Card image cap
Card image cap

Families between Mozambique and Germany: biographical trajectories of Mozambican migrants who arrived as contract workers in the German Democratic Republic (GDA)

Ines Grau

Research Framework: The article focuses on the pathways of former contract workers who came to the German Democratic Republic (GDR) from Mozambique under bilateral agreements between 1979 and 1990. These young adults were not allowed to start a family during their stay, which was by definition dedicated solely to work and training. After the fall of the Berlin Wall, only a minority of them remained in Germany. For some, family constellations played a decisive role in obtaining a residence permit.

Objectives: This article aims to highlight the impact of these Cold War-specific arrangements on individual life paths, and in particular on strategies for “making a family”.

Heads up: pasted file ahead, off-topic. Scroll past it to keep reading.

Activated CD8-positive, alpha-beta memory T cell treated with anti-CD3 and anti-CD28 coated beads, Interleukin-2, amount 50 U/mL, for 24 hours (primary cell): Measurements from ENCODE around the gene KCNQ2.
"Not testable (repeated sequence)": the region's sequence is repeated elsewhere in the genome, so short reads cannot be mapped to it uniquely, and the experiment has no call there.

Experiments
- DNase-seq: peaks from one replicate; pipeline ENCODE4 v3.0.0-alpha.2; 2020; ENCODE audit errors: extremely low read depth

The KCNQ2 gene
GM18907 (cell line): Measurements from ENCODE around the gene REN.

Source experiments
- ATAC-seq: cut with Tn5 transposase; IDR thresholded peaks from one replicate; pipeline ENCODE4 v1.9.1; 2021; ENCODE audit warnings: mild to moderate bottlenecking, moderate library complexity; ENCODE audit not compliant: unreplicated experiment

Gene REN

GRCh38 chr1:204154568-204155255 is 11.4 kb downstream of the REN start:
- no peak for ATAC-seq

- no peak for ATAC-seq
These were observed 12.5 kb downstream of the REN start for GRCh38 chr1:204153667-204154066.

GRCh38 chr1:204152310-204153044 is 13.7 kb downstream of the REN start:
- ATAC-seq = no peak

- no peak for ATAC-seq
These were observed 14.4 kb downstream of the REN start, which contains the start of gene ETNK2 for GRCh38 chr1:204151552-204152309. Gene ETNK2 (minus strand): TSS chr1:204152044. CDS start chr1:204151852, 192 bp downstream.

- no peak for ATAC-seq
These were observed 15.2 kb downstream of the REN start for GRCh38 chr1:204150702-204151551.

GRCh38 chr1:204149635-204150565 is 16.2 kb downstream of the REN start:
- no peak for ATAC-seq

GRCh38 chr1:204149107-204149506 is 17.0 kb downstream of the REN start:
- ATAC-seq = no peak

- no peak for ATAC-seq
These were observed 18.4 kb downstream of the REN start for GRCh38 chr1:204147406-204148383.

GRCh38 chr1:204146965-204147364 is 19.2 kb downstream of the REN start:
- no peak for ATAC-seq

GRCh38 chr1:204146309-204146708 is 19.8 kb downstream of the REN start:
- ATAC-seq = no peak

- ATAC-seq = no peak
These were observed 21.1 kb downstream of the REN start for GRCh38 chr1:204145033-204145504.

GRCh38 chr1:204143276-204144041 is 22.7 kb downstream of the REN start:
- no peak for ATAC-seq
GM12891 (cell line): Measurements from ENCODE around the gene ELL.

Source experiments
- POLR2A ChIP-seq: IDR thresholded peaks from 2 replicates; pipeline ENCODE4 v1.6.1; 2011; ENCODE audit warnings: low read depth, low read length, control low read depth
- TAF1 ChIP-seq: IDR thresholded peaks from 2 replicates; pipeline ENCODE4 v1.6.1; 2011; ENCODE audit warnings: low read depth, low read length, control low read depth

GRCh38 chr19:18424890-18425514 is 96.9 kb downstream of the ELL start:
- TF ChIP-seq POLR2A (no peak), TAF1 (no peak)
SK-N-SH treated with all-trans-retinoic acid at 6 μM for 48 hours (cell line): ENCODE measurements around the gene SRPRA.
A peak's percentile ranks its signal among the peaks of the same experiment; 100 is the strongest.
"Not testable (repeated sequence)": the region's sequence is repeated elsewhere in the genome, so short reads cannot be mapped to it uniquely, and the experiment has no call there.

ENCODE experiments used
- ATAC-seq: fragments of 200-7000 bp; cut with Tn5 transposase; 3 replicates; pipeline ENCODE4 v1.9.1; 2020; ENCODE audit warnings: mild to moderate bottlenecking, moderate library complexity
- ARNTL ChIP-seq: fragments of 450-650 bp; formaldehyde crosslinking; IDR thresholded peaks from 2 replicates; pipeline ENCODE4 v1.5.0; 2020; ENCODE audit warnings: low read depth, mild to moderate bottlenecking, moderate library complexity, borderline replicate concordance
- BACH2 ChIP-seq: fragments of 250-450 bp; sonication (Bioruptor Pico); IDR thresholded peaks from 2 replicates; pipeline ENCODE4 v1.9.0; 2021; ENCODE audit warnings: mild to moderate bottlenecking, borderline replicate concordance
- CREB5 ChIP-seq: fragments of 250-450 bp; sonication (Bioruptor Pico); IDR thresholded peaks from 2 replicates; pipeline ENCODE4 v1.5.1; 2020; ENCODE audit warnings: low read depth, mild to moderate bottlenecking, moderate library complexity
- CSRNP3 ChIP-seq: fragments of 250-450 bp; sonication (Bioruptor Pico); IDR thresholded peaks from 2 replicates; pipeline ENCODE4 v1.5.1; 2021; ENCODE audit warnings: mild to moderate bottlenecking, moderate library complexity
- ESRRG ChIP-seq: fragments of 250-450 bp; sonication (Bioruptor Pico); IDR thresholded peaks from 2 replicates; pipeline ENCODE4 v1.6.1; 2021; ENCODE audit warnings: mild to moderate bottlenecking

Methodology: This on ongoing qualitative research is based on life stories collected during narrative interviews with former workers living in Germany today. Three case studies were chosen to examine, as examples, the ways of “making family” in this specific arrangement of contract work.

Results: This comparison shows that the prohibition to start a family was not a long-term obstacle for any of the three interviewees. Several strategies were observed, such as starting their family in Mozambique during their contractual work or postponing having a family in Germany until after the termination of their contracts in 1990 and onwards.

Conclusions: The family structures thus constructed are part of new transnational social spaces co-constructed by the interviewees. They are interwoven between Mozambique and Germany, which foster a multicultural belonging in their children and generate new forms of North-South mobility.

Contribution: This approach allows us to highlight the biographies of former Mozambican workers, in the context of their stay in the GDR, but also in a broader perspective covering their entire life path, from their childhood to the present day.